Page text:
Real GDP rose 4.1% in 2013, with the province benefiting from a historically strong grain harvest. Although inherently volatile, the economic trends affecting each of the province's commodity sectors are not necessarily synchronized, with disparate economic and fiscal impacts on the province. For example, the benefits of 2013's strong agricultural harvest were partly offset by uncertainty and price declines in the potash sector, which were the result of market factors far beyond
The economic forecast underlying the FY 2015 budget, tabled in
PROVINCE MAINTAINING FISCAL BALANCE
The province has a disciplined approach to financial management. The province has generally balanced annual operations and a history of setting aside resource-related revenue windfalls to cushion volatility, for capital needs, and to reduce debt. This has enabled it to lower debt ratios materially following the 2008-2009 resource boom. As such, the province has virtually eliminated the accumulated deficit of core operations (formerly the general revenue fund, or GRF) and building a substantial accumulated surplus from a wider summary financial statements (SFS) perspective.
The FY 2015 budget, tabled in March, estimates that FY 2014 ended in balance on a core operations basis, although not without a small draw from the GFSF. Own-source revenues were 1.4% below the FY 2014 budget plan, the result primarily of a sizable variance in potash receipts. The variance offset the small,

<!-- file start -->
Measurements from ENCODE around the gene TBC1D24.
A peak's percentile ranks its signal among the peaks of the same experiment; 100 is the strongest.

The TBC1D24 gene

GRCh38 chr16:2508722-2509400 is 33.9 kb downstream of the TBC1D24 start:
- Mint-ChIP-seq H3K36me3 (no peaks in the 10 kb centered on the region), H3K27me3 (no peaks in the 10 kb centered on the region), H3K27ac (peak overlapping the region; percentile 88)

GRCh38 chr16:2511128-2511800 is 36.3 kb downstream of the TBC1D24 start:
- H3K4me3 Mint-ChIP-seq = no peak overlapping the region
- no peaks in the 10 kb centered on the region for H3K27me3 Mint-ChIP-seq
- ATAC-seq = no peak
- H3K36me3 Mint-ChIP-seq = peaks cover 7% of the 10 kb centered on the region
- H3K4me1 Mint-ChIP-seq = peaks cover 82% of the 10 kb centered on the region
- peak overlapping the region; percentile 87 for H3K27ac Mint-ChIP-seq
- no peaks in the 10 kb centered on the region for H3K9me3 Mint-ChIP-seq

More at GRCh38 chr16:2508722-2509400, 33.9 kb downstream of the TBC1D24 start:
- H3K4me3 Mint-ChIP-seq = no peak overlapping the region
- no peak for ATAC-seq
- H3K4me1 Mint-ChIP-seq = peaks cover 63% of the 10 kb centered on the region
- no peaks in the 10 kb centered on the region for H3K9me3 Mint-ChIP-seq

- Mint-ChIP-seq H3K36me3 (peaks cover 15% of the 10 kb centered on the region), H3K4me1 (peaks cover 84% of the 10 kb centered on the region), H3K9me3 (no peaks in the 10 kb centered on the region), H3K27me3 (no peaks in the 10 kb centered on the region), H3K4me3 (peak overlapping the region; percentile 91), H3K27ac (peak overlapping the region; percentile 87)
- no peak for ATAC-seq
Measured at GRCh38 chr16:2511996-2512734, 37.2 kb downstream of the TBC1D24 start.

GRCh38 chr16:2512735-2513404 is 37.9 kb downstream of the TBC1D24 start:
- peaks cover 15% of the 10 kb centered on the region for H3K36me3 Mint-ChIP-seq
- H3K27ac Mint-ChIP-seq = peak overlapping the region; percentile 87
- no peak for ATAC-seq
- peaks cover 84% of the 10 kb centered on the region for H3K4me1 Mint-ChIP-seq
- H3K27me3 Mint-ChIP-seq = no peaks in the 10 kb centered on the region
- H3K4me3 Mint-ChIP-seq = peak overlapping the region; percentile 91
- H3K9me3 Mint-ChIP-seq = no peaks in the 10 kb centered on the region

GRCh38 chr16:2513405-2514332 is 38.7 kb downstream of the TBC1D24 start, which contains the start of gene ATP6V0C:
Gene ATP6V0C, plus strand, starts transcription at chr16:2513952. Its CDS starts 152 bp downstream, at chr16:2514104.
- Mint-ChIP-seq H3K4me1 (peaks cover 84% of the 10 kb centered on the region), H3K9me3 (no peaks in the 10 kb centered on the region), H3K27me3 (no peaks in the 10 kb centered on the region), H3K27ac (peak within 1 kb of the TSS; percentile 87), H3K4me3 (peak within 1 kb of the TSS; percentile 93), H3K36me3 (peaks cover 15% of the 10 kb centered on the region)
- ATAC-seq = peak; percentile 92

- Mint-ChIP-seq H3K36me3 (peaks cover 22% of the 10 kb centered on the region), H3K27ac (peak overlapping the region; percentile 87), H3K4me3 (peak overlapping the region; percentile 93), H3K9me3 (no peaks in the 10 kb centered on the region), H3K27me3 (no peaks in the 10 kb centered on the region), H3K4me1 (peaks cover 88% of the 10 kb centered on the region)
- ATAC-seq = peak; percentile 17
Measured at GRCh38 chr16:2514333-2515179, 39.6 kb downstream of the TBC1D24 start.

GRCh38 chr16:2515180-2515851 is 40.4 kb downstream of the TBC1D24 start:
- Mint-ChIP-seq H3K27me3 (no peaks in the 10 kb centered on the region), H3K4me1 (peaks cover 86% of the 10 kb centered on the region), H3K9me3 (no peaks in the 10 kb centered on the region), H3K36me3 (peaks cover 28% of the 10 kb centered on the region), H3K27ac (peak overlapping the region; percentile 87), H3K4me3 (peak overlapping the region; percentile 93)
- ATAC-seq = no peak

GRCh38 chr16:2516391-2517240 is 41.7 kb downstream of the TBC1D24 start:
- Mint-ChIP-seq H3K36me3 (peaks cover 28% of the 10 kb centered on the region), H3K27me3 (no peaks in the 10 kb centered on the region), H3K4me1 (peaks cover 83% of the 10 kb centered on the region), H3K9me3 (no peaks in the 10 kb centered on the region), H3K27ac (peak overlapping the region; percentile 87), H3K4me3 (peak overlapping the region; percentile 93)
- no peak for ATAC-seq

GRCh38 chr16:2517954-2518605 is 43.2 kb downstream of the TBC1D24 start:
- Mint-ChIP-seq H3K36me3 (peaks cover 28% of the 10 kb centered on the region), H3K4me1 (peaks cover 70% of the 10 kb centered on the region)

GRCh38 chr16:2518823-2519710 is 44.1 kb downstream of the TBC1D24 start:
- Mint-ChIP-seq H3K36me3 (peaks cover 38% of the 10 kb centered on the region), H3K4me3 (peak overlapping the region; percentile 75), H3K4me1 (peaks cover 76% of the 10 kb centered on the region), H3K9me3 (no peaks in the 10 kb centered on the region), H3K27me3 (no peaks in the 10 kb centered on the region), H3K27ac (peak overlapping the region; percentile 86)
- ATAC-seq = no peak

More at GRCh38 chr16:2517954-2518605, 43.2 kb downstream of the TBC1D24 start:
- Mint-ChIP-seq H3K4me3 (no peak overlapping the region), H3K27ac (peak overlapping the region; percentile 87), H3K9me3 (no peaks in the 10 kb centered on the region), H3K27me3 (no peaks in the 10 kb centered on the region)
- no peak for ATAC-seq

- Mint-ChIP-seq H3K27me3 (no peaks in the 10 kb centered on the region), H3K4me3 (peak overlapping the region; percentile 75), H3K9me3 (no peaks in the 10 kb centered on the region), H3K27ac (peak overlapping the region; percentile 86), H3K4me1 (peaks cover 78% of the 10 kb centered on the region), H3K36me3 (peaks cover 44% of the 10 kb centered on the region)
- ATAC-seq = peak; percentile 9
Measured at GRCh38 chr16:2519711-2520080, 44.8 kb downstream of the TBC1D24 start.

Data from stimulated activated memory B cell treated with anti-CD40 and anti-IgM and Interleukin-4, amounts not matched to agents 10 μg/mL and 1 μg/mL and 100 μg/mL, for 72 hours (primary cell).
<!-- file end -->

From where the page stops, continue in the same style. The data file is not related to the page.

The FY 2015 core operations budget is restrained, with own-source revenue growth of 3.3%, while spending rises only 1.2%. The plan foresees a net operations surplus of
In a change from past practice, the FY 2015 tabled budget shifts emphasis to the SFS perspective, to better align the budgetary presentation to auditor recommendations. The FY 2015 SFS budget is forecast to be in balance, with revenues of
DEBT LIABILITIES MANAGEABLE
The debt obligations of the province have become more manageable over time as past actions to lower outstanding debt and the government's emphasis on budgetary balance have reduced the need for borrowing. Public debt on an SFS basis, including government general and business enterprise debt and nets out sinking fund equity, has risen over time. This is driven by Crown corporation component, even as the balance of government general debt fell from
Public debt as a share of GDP, as high as 20% of GDP in FY 2008, is forecast at 14.2% in FY 2015. Debt service for government and crown corporation debt totals a manageable 3.9% of SFS expenses, down from 8.3% as of FY 2008.
Net liabilities to retirees for several closed defined benefit plans are substantial, at
Additional information is available at 'www.fitchratings.com'.
--'Tax-Supported Rating Criteria' (
--'International Local and Regional Governments Rating Criteria, Outside
Tax-Supported Rating Criteria
International Local and Regional Governments Rating Criteria - Outside
Source: Fitch Ratings